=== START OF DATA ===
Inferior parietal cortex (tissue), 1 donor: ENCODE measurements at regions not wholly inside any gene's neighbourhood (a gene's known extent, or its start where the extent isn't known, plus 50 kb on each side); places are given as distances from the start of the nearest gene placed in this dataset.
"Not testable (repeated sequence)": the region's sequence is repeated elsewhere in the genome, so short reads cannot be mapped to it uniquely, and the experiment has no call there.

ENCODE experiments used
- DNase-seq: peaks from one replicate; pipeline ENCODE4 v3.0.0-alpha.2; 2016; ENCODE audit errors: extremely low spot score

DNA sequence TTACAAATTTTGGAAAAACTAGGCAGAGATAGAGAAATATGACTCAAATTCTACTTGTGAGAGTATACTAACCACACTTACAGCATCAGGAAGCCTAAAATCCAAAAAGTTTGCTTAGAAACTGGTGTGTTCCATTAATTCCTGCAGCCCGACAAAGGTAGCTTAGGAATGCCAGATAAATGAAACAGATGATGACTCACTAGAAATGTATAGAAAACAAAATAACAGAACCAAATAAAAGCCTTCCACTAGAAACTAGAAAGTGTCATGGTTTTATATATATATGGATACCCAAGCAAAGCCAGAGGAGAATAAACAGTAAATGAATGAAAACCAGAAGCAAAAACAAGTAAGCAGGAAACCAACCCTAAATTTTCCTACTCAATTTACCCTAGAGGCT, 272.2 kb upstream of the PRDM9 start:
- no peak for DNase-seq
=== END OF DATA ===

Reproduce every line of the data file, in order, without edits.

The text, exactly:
Inferior parietal cortex (tissue), 1 donor: ENCODE measurements at regions not wholly inside any gene's neighbourhood (a gene's known extent, or its start where the extent isn't known, plus 50 kb on each side); places are given as distances from the start of the nearest gene placed in this dataset.
"Not testable (repeated sequence)": the region's sequence is repeated elsewhere in the genome, so short reads cannot be mapped to it uniquely, and the experiment has no call there.

ENCODE experiments used
- DNase-seq: peaks from one replicate; pipeline ENCODE4 v3.0.0-alpha.2; 2016; ENCODE audit errors: extremely low spot score

DNA sequence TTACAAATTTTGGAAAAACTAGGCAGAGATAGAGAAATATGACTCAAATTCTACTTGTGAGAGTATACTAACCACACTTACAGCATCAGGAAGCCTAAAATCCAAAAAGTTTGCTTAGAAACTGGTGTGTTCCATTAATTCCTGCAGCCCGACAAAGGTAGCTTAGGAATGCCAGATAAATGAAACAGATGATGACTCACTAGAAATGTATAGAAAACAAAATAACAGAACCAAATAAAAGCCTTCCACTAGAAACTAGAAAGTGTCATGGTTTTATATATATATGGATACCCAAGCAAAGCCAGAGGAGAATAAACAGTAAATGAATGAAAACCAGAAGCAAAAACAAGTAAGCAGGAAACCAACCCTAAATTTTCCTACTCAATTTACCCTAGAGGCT, 272.2 kb upstream of the PRDM9 start:
- no peak for DNase-seq